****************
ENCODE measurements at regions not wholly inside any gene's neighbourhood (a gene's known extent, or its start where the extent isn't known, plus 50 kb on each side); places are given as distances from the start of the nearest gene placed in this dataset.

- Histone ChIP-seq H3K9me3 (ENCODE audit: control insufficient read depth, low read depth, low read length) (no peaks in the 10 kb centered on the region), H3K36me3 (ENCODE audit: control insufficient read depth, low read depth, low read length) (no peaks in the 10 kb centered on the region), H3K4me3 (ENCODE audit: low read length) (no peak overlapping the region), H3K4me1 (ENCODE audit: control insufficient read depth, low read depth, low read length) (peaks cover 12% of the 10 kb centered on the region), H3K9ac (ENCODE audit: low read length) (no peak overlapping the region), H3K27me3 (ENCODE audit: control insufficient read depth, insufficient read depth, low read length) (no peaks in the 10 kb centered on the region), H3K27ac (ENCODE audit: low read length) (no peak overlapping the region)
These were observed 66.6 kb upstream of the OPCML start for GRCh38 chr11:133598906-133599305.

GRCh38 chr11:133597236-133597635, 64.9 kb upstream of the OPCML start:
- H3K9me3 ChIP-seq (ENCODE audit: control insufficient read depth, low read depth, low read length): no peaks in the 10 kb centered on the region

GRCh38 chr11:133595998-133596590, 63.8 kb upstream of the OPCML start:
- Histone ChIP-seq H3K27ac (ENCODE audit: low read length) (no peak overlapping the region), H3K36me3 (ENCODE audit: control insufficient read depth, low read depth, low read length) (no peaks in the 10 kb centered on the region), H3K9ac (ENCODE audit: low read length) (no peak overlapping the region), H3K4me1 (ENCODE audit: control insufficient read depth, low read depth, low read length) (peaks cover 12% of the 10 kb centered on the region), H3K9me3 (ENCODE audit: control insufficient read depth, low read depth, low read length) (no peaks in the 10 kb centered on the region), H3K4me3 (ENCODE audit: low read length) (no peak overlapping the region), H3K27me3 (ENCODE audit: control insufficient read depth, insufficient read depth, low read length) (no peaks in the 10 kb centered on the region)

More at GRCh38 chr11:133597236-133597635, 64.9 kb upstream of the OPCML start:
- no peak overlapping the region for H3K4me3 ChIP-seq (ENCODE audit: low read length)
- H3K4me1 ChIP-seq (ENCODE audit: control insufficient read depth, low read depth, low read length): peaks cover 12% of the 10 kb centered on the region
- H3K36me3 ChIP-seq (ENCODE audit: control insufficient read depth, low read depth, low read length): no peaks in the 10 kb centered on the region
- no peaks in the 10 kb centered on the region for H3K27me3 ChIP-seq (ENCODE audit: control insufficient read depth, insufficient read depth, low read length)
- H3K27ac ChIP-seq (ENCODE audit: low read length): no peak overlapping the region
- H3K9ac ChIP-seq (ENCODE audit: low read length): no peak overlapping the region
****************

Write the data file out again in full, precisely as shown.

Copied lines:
ENCODE measurements at regions not wholly inside any gene's neighbourhood (a gene's known extent, or its start where the extent isn't known, plus 50 kb on each side); places are given as distances from the start of the nearest gene placed in this dataset.

- Histone ChIP-seq H3K9me3 (ENCODE audit: control insufficient read depth, low read depth, low read length) (no peaks in the 10 kb centered on the region), H3K36me3 (ENCODE audit: control insufficient read depth, low read depth, low read length) (no peaks in the 10 kb centered on the region), H3K4me3 (ENCODE audit: low read length) (no peak overlapping the region), H3K4me1 (ENCODE audit: control insufficient read depth, low read depth, low read length) (peaks cover 12% of the 10 kb centered on the region), H3K9ac (ENCODE audit: low read length) (no peak overlapping the region), H3K27me3 (ENCODE audit: control insufficient read depth, insufficient read depth, low read length) (no peaks in the 10 kb centered on the region), H3K27ac (ENCODE audit: low read length) (no peak overlapping the region)
These were observed 66.6 kb upstream of the OPCML start for GRCh38 chr11:133598906-133599305.

GRCh38 chr11:133597236-133597635, 64.9 kb upstream of the OPCML start:
- H3K9me3 ChIP-seq (ENCODE audit: control insufficient read depth, low read depth, low read length): no peaks in the 10 kb centered on the region

GRCh38 chr11:133595998-133596590, 63.8 kb upstream of the OPCML start:
- Histone ChIP-seq H3K27ac (ENCODE audit: low read length) (no peak overlapping the region), H3K36me3 (ENCODE audit: control insufficient read depth, low read depth, low read length) (no peaks in the 10 kb centered on the region), H3K9ac (ENCODE audit: low read length) (no peak overlapping the region), H3K4me1 (ENCODE audit: control insufficient read depth, low read depth, low read length) (peaks cover 12% of the 10 kb centered on the region), H3K9me3 (ENCODE audit: control insufficient read depth, low read depth, low read length) (no peaks in the 10 kb centered on the region), H3K4me3 (ENCODE audit: low read length) (no peak overlapping the region), H3K27me3 (ENCODE audit: control insufficient read depth, insufficient read depth, low read length) (no peaks in the 10 kb centered on the region)

More at GRCh38 chr11:133597236-133597635, 64.9 kb upstream of the OPCML start:
- no peak overlapping the region for H3K4me3 ChIP-seq (ENCODE audit: low read length)
- H3K4me1 ChIP-seq (ENCODE audit: control insufficient read depth, low read depth, low read length): peaks cover 12% of the 10 kb centered on the region
- H3K36me3 ChIP-seq (ENCODE audit: control insufficient read depth, low read depth, low read length): no peaks in the 10 kb centered on the region
- no peaks in the 10 kb centered on the region for H3K27me3 ChIP-seq (ENCODE audit: control insufficient read depth, insufficient read depth, low read length)
- H3K27ac ChIP-seq (ENCODE audit: low read length): no peak overlapping the region
- H3K9ac ChIP-seq (ENCODE audit: low read length): no peak overlapping the region